Blood drug's off-label use may have 'scary' consequences

Here's a story about the pitfalls off-label drug use. The clot-promoting drug NovoSeven, approved for patients who lack a particular clotting gene or those who can't tolerate an alternative hemophilia drug, is only used for those indications 3 percent of the time when administered in hospitals. The other 97 percent of hospital doses go to other patients--and that's proven to be dangerous, according to studies in the new Annals of Internal Medicine.

As the New York Times reports, the common practice of using NovoSeven to treat hemorrhagic strokes and prevent bleeding during heart surgery doesn't just fail to improve survival. It also introduces additional risks, namely the risk of a blood clot in the heart or brain, which in turn can trigger heart attacks or strokes. "It's scary," Brigham and Women's Hospital professor Dr. Jerry Avorn told the NYT.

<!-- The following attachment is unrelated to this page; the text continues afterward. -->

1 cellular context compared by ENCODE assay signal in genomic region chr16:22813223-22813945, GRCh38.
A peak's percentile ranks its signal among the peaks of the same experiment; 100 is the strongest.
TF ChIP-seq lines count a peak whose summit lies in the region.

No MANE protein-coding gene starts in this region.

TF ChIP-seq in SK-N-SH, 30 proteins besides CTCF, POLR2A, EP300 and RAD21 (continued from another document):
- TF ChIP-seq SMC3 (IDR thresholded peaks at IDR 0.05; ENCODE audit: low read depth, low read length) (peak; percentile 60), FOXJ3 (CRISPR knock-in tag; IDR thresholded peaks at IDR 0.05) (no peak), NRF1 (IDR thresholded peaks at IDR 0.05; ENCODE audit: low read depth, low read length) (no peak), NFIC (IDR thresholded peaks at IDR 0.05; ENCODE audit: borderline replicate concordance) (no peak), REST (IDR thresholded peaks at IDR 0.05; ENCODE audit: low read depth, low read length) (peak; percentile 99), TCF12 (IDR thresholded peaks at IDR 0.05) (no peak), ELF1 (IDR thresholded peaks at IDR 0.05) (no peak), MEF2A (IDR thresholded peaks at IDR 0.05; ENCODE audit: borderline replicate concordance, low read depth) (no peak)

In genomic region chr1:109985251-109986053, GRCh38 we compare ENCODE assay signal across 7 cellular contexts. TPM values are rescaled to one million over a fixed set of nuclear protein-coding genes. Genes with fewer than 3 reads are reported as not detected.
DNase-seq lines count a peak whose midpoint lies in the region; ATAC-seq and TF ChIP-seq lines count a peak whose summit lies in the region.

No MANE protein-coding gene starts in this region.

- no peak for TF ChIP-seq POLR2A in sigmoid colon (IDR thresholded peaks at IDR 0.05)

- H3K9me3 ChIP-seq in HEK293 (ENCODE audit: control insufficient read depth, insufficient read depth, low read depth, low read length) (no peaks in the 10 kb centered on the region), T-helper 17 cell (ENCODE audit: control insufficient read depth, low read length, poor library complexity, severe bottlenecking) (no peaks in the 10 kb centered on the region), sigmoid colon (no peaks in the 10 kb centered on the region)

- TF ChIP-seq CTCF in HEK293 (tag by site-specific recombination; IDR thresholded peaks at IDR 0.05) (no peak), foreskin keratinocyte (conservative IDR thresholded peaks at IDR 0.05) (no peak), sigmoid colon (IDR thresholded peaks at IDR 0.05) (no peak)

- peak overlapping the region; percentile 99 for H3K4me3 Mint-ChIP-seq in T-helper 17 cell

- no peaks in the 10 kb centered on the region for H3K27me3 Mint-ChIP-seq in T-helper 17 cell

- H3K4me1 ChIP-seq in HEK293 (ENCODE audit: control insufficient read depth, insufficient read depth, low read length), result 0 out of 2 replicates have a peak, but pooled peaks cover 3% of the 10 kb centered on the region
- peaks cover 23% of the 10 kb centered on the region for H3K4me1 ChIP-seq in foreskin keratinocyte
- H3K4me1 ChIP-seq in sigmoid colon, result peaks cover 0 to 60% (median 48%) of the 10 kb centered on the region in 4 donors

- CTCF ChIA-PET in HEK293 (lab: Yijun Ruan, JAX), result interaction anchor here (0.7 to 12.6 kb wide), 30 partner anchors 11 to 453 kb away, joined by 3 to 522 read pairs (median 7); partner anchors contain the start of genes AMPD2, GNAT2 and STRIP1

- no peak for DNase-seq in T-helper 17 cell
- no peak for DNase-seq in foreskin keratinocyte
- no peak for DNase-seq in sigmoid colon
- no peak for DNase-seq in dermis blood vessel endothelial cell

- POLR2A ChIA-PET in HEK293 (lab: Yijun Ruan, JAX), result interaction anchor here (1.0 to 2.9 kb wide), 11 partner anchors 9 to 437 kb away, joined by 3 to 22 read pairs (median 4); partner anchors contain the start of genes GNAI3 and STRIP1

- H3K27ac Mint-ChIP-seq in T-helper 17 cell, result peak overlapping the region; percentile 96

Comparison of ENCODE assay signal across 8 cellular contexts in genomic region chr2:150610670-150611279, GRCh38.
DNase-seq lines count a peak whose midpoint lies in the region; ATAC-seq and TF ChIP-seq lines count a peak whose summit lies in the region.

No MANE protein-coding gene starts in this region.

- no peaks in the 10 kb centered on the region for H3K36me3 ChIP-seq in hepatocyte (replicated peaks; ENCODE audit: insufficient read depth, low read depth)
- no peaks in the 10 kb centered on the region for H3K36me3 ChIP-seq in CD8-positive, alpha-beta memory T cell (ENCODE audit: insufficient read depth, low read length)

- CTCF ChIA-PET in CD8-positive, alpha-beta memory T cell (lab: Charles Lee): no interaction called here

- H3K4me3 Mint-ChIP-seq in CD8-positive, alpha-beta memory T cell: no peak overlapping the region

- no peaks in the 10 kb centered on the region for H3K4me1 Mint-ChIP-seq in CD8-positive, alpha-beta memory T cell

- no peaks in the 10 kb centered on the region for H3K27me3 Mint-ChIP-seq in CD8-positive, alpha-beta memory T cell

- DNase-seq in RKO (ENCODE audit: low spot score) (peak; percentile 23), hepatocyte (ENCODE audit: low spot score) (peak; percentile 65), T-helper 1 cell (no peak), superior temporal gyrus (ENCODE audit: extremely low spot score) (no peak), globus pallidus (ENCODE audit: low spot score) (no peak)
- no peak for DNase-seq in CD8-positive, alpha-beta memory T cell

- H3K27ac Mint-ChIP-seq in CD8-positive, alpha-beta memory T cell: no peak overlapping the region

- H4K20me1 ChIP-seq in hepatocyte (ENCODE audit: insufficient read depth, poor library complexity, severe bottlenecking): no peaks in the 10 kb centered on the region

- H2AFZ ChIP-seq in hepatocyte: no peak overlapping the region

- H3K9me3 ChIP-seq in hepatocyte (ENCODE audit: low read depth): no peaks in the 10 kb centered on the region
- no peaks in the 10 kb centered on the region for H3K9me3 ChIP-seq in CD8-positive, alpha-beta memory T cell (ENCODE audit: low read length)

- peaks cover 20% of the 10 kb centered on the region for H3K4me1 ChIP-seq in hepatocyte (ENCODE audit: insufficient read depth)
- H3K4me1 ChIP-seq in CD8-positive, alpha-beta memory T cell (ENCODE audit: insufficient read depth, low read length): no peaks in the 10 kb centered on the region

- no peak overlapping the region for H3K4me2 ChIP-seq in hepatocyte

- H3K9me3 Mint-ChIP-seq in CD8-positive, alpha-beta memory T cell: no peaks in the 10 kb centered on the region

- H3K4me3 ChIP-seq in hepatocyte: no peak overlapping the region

Surgeons tell the NYT they like NovoSeven--made by Novo Nordisk--because it works quickly. That's been especially helpful in some trauma patients, who might have bled to death without it. One doctor called it a "miracle treatment." But recent studies have shown no overall survival benefits in trauma patients, just as this new study shows some dangers of NovoSeven in heart and stroke patients. Some doctors have cut back on their use of it, and at least one hospital has a new policy requiring surgeons to ask a hematology consultant before administering it.

"This is a powerful drug, and we don't fully understand it," Dr. Veronica Yank of Stanford, an author on both papers, told the Times. And for all off-label drug uses, anecdotal reports can be misleading, and departing from the approved use might carry unexpected risks.

And as off-label marketing settlements stack up, these caveats are important. Novo points out that NovoSeven is used most outside the hospital, for FDA-approved indications. The company also says it didn't promote NovoSeven for off-label uses and that it has worked with FDA to make sure the drug's label includes cautions about unapproved uses. As we know from those repeated marketing settlements, not every drugmaker can say the same.

- read the NYT piece
- get more from the Wall Street Journal